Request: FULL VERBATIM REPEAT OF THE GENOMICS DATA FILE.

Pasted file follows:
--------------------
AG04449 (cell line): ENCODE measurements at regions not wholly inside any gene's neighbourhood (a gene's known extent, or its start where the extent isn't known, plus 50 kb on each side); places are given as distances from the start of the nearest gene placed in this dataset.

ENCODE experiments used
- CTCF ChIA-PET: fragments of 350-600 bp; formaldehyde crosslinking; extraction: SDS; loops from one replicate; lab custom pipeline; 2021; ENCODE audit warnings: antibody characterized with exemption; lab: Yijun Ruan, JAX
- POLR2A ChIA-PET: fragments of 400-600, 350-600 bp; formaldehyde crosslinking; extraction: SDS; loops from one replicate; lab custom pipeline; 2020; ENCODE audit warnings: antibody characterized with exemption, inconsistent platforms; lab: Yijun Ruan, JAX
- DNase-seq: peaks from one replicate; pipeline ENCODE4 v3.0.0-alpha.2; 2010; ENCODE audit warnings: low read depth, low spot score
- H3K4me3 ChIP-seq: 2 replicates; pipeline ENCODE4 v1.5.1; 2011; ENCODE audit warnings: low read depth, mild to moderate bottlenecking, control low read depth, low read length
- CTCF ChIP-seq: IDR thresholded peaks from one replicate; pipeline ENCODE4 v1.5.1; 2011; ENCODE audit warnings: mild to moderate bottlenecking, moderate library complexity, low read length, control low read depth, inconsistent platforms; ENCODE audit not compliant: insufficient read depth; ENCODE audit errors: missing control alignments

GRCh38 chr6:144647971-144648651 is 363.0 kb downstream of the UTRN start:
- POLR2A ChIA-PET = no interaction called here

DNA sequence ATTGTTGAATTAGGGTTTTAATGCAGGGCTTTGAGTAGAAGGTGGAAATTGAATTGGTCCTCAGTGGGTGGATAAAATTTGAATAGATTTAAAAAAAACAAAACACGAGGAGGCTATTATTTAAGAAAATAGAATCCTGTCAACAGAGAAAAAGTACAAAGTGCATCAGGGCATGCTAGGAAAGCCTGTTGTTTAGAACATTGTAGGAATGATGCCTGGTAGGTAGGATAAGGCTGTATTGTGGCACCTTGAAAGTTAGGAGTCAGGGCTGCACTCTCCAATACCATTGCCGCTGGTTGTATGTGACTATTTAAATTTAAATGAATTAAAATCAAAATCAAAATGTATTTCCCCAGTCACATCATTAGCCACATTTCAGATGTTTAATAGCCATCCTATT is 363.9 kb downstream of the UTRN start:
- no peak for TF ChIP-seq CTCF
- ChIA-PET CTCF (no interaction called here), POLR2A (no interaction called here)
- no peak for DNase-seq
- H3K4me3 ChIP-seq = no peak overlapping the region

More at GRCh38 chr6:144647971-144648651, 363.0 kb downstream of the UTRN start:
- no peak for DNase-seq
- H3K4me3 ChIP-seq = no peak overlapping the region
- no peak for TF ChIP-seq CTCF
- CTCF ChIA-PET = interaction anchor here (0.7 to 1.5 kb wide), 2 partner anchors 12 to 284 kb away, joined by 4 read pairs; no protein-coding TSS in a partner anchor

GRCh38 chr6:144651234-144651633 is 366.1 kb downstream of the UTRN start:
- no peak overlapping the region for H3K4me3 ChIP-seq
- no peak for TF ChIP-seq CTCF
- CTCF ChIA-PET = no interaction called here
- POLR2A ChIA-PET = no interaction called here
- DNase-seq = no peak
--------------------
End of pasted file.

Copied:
AG04449 (cell line): ENCODE measurements at regions not wholly inside any gene's neighbourhood (a gene's known extent, or its start where the extent isn't known, plus 50 kb on each side); places are given as distances from the start of the nearest gene placed in this dataset.

ENCODE experiments used
- CTCF ChIA-PET: fragments of 350-600 bp; formaldehyde crosslinking; extraction: SDS; loops from one replicate; lab custom pipeline; 2021; ENCODE audit warnings: antibody characterized with exemption; lab: Yijun Ruan, JAX
- POLR2A ChIA-PET: fragments of 400-600, 350-600 bp; formaldehyde crosslinking; extraction: SDS; loops from one replicate; lab custom pipeline; 2020; ENCODE audit warnings: antibody characterized with exemption, inconsistent platforms; lab: Yijun Ruan, JAX
- DNase-seq: peaks from one replicate; pipeline ENCODE4 v3.0.0-alpha.2; 2010; ENCODE audit warnings: low read depth, low spot score
- H3K4me3 ChIP-seq: 2 replicates; pipeline ENCODE4 v1.5.1; 2011; ENCODE audit warnings: low read depth, mild to moderate bottlenecking, control low read depth, low read length
- CTCF ChIP-seq: IDR thresholded peaks from one replicate; pipeline ENCODE4 v1.5.1; 2011; ENCODE audit warnings: mild to moderate bottlenecking, moderate library complexity, low read length, control low read depth, inconsistent platforms; ENCODE audit not compliant: insufficient read depth; ENCODE audit errors: missing control alignments

GRCh38 chr6:144647971-144648651 is 363.0 kb downstream of the UTRN start:
- POLR2A ChIA-PET = no interaction called here

DNA sequence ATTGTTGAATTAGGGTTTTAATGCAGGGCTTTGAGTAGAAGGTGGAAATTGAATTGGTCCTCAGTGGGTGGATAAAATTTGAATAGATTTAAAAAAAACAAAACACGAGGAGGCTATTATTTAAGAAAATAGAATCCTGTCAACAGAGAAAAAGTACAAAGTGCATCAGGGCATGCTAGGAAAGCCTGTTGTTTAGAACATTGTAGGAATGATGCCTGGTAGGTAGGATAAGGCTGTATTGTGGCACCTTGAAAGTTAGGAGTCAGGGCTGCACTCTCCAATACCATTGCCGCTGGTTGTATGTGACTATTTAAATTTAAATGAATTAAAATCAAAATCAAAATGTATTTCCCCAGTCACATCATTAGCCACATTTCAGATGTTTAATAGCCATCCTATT is 363.9 kb downstream of the UTRN start:
- no peak for TF ChIP-seq CTCF
- ChIA-PET CTCF (no interaction called here), POLR2A (no interaction called here)
- no peak for DNase-seq
- H3K4me3 ChIP-seq = no peak overlapping the region

More at GRCh38 chr6:144647971-144648651, 363.0 kb downstream of the UTRN start:
- no peak for DNase-seq
- H3K4me3 ChIP-seq = no peak overlapping the region
- no peak for TF ChIP-seq CTCF
- CTCF ChIA-PET = interaction anchor here (0.7 to 1.5 kb wide), 2 partner anchors 12 to 284 kb away, joined by 4 read pairs; no protein-coding TSS in a partner anchor

GRCh38 chr6:144651234-144651633 is 366.1 kb downstream of the UTRN start:
- no peak overlapping the region for H3K4me3 ChIP-seq
- no peak for TF ChIP-seq CTCF
- CTCF ChIA-PET = no interaction called here
- POLR2A ChIA-PET = no interaction called here
- DNase-seq = no peak